On a calm day in the North Arabian Ocean, the ship’s company of HMAS Melbourne paused at the eleventh hour on the eleventh day of November to remember those who made the ultimate sacrifice in defence of Australia.
In the traditions of the Royal Australian Navy, the Captain and the youngest serving member shared their personal reflections on the day.
Commanding Officer Melbourne, Commander Bill Waters, shared the story of Leading Seaman Gunner Ronald 'Buck' Taylor, who was serving in HMAS Yarra when five Japanese warships intercepted the convoy she was escorting on 4 March 1942.
“At the age of 24, Taylor ignored the order to abandon ship and was killed by a direct hit to his gun while he was loading it and firing it himself,” he said.
“It’s times like these that we reflect on those who went before us, like Leading Seaman Taylor, and it reminds me of how important it is to acknowledge their sacrifice when we wear this uniform.
“The hardships that we endure in the modern navy, fade to insignificance with those that have been before us.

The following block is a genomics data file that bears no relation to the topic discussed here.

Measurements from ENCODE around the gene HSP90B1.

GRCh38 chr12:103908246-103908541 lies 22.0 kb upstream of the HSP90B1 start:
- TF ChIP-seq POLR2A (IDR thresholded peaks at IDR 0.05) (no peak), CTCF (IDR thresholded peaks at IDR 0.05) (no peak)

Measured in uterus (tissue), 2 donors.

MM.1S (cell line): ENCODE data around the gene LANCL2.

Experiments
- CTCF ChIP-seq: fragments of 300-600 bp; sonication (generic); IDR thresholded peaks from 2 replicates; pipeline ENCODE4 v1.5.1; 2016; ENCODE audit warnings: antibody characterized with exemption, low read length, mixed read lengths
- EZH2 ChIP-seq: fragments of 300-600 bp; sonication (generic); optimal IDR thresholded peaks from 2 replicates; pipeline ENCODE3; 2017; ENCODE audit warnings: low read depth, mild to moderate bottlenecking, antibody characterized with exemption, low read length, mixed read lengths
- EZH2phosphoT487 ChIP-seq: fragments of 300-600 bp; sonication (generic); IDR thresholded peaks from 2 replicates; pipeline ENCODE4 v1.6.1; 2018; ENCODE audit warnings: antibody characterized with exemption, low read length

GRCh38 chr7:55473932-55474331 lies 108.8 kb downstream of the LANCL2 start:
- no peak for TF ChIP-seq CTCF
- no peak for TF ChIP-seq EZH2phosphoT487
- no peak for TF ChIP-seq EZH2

“We owe it to them to wear this uniform with pride as they did.
“And we owe them so much more.”
Seaman Combat Systems Operator Jasmine Hardwick said she was honoured to follow in the wake of so many selfless Australians.
“Many not only paid the ultimate sacrifice, but had to endure brutal horrors along their journey,” she said.
“We should not forget and as current serving members we should be proud to continue to protect Australia and the nation that they have fought so hard for.”
Imagery is available in the Navy Image Library at http://images.navy.gov.au/S20153220.